Cooking techniques also are classified under hot or cold. Stir-frying, roasting or deep-frying add heat to foods while steaming, boiling or slow simmering cools foods down. So a mix of stir-fried and steamed dishes are served in a single meal to create balance. This balancing is the basis of authentic Chinese cooking styles that give contrasting flavors and textures.
Similar to ayurveda, the state of the person’s health and seasons also become important factors in balancing ingredients for health. A feverish person is given cooling ingredients for balance. During the cold season, yang spices are more desirable for the flow of qi.
Since 2800 B.C., ginkgo biloba leaves have been an ancient remedy for coughs, asthma and inflammation, and are now widely used in East Asia and Europe for beneficial effects on the circulatory system. Its flavonoids and diterpenes are believed to improve blood flow, and acts as a free-radical scavenger. Researchers are examining whether this herb can increase blood flow to improve memory and prevent blood clots. It may also help people with tinnitus and vertigo.
Panax ginseng, with its yang property, contains triterpenoid saponins which may give the body increased resistance to stress, increase stamina and stimulate the immune system.
A picture of health
Around the globe, there is a growing body of research into traditional foods for dietetic and pharmacological qualities. In Japan, foods that have proven medical and nutritional benefits are licensed as FOSHU (Foods for Specified Health Use). In Germany, the safety and efficacy of herbs are published in Commission E Monographs. In the United States, although functional foods are a growing market, they are still ill-defined, not legally recognized or sometimes poorly regulated as to health claims. Moreover, with Western medicine, scientists generally seek to isolate the specific chemical or chemicals in foods that provide the nutrition or physiological healing effect. We take capsules, tablets, extracts or food products containing the bioactive ingredient, assuming they will give the same effect.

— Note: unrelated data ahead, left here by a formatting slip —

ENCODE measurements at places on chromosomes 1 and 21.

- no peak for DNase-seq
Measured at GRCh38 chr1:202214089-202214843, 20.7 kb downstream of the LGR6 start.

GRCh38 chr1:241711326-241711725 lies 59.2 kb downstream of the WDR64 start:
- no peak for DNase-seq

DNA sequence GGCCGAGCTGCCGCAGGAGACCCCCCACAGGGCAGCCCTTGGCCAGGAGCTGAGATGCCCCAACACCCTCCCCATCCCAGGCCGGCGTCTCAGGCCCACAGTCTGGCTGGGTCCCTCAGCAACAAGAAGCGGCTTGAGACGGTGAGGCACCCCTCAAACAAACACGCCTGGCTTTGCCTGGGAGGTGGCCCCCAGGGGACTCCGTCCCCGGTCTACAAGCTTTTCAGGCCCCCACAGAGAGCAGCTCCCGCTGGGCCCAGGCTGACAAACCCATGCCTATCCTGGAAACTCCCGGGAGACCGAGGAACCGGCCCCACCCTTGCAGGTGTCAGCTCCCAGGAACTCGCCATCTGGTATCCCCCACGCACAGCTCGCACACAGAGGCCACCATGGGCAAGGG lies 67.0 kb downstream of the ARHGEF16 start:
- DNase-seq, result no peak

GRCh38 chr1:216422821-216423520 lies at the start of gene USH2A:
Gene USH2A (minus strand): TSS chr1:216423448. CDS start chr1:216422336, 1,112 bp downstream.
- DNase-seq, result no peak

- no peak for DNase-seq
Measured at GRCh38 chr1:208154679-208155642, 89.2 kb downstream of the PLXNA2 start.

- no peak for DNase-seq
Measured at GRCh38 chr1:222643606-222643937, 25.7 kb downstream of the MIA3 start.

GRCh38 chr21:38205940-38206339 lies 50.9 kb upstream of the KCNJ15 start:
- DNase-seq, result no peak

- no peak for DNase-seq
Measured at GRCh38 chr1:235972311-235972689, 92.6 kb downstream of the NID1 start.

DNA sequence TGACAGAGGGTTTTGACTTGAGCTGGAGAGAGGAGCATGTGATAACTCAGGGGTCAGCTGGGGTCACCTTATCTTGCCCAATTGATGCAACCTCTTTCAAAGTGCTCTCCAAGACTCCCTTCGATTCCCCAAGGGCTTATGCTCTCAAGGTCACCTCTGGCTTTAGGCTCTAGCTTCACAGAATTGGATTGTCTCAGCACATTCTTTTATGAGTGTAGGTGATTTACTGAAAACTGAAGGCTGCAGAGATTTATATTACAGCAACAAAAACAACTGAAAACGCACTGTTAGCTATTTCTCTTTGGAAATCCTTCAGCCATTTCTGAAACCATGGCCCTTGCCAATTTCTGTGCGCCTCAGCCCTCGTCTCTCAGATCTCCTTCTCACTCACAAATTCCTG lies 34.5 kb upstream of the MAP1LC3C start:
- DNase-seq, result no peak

In traditional cultures, whole foods were eaten to give the desired healing effects. They were not consumed in isolation, but with meals, added to beverages or made into tonics. Are bioactive ingredients by themselves the effective agents? Or is the totality of the food consumed and the way a meal is taken traditionally the effective way? The historical use and applications of healing foods in traditional societies need to be understood in order to help us with functional food formulation, marketing, or even to use them as a basis for further scientific studies.
Susheela Uhl is president of Horizons Consulting Inc., a Mamaroneck, NY-based food-consulting firm. She creates culinary concepts and develops ethnic, fusion or “new” American products for U.S.-regional, national and global markets. She provides culinary demonstrations, workshops and presentations on ethnic foods, spices, spice blends and other flavorings, as well as on cultural factors related to trends, product development, menus and nutritional enhancement. She can be reached via e-mail at firstname.lastname@example.org or by visiting www.SusheelaConsulting.com.
3400 Dundee Rd. Suite #100
Northbrook, IL 60062